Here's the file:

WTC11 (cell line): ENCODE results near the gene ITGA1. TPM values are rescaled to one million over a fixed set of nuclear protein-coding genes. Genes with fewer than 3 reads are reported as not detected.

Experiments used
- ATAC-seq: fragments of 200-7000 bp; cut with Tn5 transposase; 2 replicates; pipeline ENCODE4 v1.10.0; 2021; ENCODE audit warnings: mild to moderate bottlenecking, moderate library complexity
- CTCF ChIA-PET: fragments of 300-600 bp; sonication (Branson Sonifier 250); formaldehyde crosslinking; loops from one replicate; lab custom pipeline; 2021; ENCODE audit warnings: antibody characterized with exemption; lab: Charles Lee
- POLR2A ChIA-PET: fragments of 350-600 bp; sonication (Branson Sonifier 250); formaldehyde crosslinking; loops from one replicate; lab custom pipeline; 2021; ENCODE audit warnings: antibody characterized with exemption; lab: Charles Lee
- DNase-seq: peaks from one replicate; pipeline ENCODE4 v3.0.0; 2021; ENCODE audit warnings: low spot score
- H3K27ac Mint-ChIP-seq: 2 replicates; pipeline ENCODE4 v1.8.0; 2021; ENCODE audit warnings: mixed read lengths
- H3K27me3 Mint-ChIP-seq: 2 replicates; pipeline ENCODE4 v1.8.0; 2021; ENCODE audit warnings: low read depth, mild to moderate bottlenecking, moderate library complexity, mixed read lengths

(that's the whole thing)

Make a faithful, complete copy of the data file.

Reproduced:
WTC11 (cell line): ENCODE results near the gene ITGA1. TPM values are rescaled to one million over a fixed set of nuclear protein-coding genes. Genes with fewer than 3 reads are reported as not detected.

Experiments used
- ATAC-seq: fragments of 200-7000 bp; cut with Tn5 transposase; 2 replicates; pipeline ENCODE4 v1.10.0; 2021; ENCODE audit warnings: mild to moderate bottlenecking, moderate library complexity
- CTCF ChIA-PET: fragments of 300-600 bp; sonication (Branson Sonifier 250); formaldehyde crosslinking; loops from one replicate; lab custom pipeline; 2021; ENCODE audit warnings: antibody characterized with exemption; lab: Charles Lee
- POLR2A ChIA-PET: fragments of 350-600 bp; sonication (Branson Sonifier 250); formaldehyde crosslinking; loops from one replicate; lab custom pipeline; 2021; ENCODE audit warnings: antibody characterized with exemption; lab: Charles Lee
- DNase-seq: peaks from one replicate; pipeline ENCODE4 v3.0.0; 2021; ENCODE audit warnings: low spot score
- H3K27ac Mint-ChIP-seq: 2 replicates; pipeline ENCODE4 v1.8.0; 2021; ENCODE audit warnings: mixed read lengths
- H3K27me3 Mint-ChIP-seq: 2 replicates; pipeline ENCODE4 v1.8.0; 2021; ENCODE audit warnings: low read depth, mild to moderate bottlenecking, moderate library complexity, mixed read lengths